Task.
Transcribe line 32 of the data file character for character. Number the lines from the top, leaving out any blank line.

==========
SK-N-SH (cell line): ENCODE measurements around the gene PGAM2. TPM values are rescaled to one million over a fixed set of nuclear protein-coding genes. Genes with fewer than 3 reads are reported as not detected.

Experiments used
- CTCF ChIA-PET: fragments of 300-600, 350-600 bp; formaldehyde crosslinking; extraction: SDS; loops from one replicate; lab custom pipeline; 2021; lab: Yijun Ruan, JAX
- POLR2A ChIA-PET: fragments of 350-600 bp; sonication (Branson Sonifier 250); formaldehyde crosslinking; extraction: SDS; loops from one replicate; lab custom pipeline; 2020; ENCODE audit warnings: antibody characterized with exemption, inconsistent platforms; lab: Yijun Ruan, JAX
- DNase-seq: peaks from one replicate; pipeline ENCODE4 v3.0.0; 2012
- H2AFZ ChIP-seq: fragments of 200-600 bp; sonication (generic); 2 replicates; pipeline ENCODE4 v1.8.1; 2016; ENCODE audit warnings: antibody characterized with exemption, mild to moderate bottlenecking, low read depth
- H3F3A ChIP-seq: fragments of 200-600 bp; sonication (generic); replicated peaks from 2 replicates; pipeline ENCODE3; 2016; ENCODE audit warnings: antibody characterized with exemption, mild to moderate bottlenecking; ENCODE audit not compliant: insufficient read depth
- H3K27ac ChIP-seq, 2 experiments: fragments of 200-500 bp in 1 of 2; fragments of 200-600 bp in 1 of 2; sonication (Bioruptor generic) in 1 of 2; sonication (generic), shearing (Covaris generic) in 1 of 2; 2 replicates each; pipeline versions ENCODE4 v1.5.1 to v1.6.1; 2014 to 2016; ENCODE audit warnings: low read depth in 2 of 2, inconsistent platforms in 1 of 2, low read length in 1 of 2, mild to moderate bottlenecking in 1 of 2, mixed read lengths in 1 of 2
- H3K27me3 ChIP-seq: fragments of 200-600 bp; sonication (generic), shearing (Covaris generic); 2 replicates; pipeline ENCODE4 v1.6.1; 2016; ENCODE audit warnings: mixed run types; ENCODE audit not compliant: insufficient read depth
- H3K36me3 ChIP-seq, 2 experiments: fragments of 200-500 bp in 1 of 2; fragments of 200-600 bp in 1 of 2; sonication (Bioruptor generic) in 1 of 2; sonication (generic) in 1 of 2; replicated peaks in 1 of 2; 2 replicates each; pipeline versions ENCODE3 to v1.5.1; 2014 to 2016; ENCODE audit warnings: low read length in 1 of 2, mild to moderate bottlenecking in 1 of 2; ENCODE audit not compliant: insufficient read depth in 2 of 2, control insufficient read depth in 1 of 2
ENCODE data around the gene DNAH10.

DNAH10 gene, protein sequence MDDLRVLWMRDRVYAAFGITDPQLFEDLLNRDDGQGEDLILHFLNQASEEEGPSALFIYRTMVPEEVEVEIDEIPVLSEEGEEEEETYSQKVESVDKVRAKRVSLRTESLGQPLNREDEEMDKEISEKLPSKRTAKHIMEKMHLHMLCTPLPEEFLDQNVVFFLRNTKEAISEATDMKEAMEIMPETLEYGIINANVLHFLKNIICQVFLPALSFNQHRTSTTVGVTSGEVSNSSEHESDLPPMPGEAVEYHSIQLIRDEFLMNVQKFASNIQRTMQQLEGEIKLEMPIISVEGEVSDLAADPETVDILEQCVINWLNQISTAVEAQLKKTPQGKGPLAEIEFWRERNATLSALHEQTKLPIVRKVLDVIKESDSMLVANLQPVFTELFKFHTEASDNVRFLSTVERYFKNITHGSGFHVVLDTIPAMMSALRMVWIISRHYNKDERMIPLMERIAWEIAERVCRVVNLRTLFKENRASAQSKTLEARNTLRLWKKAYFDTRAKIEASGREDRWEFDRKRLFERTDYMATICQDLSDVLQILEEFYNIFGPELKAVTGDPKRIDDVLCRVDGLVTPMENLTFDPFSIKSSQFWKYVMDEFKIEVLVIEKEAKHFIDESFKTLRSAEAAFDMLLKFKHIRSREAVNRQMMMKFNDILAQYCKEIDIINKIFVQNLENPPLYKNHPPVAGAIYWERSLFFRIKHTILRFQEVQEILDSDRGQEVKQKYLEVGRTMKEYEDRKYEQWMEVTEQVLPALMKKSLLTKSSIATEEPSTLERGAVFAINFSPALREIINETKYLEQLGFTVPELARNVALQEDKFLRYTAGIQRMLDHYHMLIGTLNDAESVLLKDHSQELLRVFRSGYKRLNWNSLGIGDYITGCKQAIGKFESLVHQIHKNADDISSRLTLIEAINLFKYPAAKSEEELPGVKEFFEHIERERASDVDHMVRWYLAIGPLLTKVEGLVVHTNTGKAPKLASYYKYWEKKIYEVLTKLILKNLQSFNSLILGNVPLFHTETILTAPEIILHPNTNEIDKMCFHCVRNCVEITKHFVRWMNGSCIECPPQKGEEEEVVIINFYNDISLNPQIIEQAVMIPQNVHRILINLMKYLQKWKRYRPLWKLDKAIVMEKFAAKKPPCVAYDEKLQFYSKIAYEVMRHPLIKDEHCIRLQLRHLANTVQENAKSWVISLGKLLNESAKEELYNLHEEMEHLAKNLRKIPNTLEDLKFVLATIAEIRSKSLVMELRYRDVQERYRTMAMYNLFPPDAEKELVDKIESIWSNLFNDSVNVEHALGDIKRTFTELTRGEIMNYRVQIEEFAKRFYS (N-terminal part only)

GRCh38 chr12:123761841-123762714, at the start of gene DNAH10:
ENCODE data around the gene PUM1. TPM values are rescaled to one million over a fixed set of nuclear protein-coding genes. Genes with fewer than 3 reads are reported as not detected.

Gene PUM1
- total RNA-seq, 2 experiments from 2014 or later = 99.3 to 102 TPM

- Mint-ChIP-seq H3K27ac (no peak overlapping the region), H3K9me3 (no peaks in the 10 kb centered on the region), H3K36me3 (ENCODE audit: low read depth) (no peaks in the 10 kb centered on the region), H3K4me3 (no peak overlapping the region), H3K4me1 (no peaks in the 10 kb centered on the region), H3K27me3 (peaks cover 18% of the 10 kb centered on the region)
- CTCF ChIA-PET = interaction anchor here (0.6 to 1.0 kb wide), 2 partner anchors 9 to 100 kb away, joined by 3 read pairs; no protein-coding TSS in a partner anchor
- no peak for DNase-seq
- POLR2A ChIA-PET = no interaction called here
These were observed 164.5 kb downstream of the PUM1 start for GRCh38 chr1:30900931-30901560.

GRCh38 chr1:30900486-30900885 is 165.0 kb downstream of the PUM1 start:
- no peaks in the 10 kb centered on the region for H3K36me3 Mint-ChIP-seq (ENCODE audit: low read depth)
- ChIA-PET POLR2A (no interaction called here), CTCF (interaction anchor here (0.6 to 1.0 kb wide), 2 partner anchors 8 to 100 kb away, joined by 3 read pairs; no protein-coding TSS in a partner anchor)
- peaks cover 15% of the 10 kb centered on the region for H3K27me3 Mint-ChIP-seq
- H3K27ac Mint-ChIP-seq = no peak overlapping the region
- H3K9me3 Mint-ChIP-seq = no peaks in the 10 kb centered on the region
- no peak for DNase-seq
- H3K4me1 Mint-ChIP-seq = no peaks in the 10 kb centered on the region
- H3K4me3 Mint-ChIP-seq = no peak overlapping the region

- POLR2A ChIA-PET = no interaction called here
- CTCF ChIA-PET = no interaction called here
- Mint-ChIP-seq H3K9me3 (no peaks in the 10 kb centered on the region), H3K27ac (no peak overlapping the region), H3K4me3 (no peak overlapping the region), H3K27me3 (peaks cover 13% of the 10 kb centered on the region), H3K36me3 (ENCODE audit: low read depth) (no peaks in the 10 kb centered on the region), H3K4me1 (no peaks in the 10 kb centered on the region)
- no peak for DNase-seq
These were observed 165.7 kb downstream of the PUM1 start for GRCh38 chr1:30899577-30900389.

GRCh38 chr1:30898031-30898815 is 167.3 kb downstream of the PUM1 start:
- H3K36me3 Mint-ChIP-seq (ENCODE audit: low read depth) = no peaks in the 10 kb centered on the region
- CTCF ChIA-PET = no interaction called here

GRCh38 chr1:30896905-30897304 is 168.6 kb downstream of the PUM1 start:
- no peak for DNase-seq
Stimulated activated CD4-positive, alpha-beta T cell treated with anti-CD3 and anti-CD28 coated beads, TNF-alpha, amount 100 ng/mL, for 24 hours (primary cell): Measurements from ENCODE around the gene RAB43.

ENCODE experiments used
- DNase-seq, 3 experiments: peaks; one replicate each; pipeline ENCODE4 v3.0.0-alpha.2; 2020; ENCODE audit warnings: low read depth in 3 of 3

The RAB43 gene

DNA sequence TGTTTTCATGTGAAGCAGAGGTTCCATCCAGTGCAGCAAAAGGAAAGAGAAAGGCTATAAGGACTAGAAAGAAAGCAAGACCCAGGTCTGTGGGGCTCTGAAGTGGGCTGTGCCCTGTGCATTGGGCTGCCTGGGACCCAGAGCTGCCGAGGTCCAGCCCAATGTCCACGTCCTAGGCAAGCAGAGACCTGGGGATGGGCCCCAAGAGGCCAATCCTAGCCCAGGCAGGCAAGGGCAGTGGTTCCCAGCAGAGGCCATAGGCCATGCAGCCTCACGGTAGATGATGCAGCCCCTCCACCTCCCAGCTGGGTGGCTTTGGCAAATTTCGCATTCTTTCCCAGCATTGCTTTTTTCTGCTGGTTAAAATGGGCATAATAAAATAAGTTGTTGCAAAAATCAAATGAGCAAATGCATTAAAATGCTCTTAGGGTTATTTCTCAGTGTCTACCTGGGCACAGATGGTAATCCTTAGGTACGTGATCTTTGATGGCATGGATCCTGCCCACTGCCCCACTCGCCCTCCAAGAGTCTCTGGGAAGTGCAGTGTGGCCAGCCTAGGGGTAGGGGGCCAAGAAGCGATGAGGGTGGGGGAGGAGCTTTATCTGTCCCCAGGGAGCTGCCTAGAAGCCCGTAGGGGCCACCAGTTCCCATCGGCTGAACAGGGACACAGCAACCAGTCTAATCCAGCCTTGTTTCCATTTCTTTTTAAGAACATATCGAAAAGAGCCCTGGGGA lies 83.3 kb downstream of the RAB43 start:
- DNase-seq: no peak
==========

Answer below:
- CTCF ChIA-PET = no interaction called here